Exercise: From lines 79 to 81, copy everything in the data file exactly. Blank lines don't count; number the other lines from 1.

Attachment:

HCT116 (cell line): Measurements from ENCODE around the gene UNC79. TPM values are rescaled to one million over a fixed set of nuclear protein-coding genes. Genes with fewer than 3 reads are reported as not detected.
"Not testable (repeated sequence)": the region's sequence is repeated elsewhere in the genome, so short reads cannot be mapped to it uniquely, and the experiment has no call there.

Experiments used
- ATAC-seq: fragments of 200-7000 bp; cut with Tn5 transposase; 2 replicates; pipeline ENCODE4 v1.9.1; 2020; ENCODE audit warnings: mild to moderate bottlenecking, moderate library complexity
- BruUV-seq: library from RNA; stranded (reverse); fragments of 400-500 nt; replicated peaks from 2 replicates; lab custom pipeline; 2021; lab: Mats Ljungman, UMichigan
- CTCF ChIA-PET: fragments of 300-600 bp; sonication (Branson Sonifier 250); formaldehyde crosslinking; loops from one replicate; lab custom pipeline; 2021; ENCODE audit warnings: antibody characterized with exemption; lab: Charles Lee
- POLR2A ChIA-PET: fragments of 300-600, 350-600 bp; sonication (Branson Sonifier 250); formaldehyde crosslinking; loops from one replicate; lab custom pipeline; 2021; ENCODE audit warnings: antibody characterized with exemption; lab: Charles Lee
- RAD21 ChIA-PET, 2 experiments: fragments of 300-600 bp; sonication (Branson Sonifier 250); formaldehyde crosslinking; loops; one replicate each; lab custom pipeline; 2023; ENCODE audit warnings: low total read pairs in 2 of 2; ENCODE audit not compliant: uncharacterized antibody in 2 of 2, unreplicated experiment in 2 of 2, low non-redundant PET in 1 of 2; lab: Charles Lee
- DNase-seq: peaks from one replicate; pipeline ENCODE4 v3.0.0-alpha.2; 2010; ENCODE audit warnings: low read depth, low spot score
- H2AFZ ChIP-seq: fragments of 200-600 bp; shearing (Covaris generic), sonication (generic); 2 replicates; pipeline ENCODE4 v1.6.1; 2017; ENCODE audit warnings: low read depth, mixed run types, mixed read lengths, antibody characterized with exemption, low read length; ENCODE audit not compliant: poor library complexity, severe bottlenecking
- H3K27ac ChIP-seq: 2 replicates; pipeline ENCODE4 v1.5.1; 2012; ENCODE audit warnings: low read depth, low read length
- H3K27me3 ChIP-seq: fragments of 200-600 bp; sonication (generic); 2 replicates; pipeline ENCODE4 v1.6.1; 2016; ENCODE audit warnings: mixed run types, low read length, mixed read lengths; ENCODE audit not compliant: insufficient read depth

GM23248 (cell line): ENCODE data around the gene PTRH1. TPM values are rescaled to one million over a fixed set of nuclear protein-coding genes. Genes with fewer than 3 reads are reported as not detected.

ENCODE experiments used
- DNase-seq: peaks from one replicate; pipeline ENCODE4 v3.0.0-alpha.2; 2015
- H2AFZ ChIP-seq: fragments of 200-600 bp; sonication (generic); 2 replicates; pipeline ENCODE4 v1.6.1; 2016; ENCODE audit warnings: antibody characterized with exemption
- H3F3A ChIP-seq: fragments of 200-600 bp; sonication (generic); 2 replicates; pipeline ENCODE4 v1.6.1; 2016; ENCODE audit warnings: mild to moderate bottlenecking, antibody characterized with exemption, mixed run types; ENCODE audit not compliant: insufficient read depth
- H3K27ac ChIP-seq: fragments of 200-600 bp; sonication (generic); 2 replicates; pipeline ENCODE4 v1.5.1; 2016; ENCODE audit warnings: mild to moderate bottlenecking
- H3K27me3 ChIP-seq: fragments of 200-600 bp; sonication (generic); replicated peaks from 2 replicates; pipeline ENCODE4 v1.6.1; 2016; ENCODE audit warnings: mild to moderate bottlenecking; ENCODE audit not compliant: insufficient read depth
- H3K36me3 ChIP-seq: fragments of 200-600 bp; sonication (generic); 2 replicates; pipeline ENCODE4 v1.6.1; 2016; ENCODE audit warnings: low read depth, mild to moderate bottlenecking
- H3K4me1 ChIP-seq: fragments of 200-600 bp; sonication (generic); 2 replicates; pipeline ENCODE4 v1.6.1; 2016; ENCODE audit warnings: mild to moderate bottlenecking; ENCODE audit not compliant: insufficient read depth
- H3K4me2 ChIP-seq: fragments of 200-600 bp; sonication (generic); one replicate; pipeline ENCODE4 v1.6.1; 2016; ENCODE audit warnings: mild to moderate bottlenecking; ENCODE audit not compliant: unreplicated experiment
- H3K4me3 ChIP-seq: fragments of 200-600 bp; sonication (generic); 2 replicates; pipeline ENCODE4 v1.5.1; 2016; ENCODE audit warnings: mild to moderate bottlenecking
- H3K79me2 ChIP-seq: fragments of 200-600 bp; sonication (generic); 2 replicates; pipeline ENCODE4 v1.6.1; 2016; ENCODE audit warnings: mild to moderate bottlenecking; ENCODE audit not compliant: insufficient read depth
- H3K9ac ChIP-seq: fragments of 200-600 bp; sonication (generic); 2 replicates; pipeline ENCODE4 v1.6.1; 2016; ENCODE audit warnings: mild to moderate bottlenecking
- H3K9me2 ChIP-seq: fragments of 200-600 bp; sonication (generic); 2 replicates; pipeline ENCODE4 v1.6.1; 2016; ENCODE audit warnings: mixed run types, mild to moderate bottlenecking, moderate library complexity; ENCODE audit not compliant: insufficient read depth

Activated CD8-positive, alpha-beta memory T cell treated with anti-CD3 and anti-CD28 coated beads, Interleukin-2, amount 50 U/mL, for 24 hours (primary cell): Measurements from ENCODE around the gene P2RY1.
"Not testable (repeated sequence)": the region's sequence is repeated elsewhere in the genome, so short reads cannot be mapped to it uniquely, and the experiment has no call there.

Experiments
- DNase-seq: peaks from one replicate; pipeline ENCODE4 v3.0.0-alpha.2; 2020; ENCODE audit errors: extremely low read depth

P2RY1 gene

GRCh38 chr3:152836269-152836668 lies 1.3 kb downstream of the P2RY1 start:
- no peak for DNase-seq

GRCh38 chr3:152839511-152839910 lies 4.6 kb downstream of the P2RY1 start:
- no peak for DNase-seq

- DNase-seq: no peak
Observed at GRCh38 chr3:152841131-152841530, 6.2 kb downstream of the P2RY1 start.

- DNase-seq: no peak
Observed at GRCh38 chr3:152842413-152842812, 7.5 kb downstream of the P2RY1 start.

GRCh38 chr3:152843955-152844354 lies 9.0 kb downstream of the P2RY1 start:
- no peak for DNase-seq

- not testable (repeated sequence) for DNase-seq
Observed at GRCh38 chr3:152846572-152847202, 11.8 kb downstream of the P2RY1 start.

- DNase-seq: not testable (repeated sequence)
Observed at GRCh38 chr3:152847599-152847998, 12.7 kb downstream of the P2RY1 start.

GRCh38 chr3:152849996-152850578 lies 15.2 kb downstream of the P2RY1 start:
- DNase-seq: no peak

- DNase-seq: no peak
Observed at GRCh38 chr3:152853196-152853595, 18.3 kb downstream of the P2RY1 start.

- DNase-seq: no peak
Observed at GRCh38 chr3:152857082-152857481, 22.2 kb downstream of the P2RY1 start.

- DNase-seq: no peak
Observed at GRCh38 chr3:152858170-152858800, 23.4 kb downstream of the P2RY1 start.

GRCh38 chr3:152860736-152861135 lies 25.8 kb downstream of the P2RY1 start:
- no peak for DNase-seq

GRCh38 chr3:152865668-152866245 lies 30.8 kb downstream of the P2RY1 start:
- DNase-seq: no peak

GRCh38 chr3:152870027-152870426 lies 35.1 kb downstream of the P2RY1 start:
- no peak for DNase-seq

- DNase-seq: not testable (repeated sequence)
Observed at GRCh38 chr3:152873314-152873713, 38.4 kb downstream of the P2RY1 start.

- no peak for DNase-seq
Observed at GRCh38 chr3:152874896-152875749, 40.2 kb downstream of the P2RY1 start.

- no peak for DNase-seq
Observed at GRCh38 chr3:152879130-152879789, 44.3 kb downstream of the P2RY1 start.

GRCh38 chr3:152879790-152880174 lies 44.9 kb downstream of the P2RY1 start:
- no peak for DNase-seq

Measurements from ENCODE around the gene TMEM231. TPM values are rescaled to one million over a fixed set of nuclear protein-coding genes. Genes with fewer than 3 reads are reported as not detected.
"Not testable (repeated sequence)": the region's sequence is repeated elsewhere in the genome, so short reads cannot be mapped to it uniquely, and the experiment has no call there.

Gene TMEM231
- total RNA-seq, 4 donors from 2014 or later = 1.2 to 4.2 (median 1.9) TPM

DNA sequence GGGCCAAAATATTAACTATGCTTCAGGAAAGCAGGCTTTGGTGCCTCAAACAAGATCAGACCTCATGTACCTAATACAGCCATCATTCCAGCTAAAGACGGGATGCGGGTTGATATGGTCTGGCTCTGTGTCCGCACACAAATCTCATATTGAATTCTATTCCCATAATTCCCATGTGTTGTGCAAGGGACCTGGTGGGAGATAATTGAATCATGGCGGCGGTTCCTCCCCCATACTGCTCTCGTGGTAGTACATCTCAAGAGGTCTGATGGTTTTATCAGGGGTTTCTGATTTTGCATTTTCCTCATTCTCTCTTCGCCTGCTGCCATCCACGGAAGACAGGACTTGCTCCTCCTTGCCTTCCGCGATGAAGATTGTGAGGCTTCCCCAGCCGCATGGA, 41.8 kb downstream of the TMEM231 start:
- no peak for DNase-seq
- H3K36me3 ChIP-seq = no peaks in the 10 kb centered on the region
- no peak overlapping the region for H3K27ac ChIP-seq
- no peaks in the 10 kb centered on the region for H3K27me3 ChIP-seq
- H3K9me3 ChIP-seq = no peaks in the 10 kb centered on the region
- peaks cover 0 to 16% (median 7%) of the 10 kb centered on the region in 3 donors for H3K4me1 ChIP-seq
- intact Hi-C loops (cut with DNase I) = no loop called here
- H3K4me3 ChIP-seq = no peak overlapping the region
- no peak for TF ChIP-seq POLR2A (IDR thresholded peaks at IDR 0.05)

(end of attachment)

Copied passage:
- intact Hi-C loops (cut with DNase I) = no loop called here
- H3K4me3 ChIP-seq = no peak overlapping the region
- no peak for TF ChIP-seq POLR2A (IDR thresholded peaks at IDR 0.05)